How Sleep Apnea Impacts Heart Health

How Sleep Apnea Impacts Heart Health

Sleep is vital for both your mind and body. Unfortunately, 25 million American adults suffer from severe obstructive sleep apnea, a common sleep disorder that can have serious consequences, particularly when it comes to the heart.

Dr. Michael Avaricio of Advanced Cardiac Care in Queens, New York, is dedicated to helping patients alleviate the nightly disruptions of sleep apnea to protect their physical and emotional health. In this blog, he explains what sleep apnea is, how it impacts your heart, and what you can do about it.

What is sleep apnea?

Sleep apnea is a disorder that causes interruptions of breathing during sleep. There are two main types of sleep apnea: obstructive sleep apnea and central sleep apnea. Obstructive sleep apnea is the most common type. 

In sleep apnea, the muscles in the back of your throat relax, closing your airway so you can’t inhale. Sensing that you can’t draw air into your body, your brain wakes you up so you can breathe. Though you may not remember this happening, it can occur 5 to 30 times an hour, preventing you from getting high-quality, deep sleep. 

What are the symptoms of sleep apnea?

Sleep apnea can take a severe toll on your body and your mind. The symptoms you may experience include:

The exact symptoms you experience will depend on many factors. Regardless, they can have serious consequences. The diminished oxygen supply oxygen levels for short periods, increasing long-term damage to your heart and can even be deadly.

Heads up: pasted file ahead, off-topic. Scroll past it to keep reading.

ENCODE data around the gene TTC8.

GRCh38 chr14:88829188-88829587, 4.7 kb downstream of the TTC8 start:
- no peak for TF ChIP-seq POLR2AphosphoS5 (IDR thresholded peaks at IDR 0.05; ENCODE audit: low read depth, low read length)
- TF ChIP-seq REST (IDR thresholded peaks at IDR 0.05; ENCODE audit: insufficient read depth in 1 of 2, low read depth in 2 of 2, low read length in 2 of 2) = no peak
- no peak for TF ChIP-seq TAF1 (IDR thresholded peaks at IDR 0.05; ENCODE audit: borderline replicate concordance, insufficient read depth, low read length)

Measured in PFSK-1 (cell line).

How does sleep apnea impact heart health?

Breathing brings oxygen into your body, which is necessary for your body to perform its essential functions. When you stop breathing, the levels of oxygen in your blood drop, which increases blood pressure.

This increase in blood pressure can cause significant strain your heart and cardiovascular system. Obstructive sleep apnea increases the risk of cardiovascular disease, including hypertensionarrhythmiastroke, coronary artery disease, and heart failure.

If you already have heart disease, the drop in oxygen caused by sleep apnea can cause sudden death.

How is sleep apnea diagnosed?

First, Dr. Avaricio evaluates your signs and symptoms through a physical examination and your health history. From here, he may may provide you with an at-home version of sleep test (a polysomnogram). This test measure your airflow, breathing patterns and blood oxygen levels, and possibly limb movements and snoring intensity.

In some cases, patients are referred to a sleep center for an in-lab study.

How is sleep apnea treated?

While the symptoms can be distressing, there are a number of treatment options that can help. To start, the cause of your sleep apnea is determined. If, for instance, excess weight, is a significant factor, as it can cause or worsen sleep apnea, this condition is addressed. Those who are overweight often have extra tissue in the back of the throat, which can block the flow of air during sleep. 

There are also a number of medical devices that can treat your sleep apnea. One option is a night guard that fits in your mouth and shifts your lower jaw forward to help keep your airway open. These devices are custom made to fit your mouth in order to be comfortable.

Other treatment options include surgery, laser therapy, and continuous positive airway pressure (CPAP) machine. These will help address your sleep apnea and ensure that your body and heart get the oxygen they need and that you get a good night’s rest. 

If you suspect you may be suffering from sleep apnea, make an appointment with Dr. Avaricio at Advanced Cardiac Care in Ozone Park, Queens, New York. You can reach the office via phone or the Request Appointment link on this page. 

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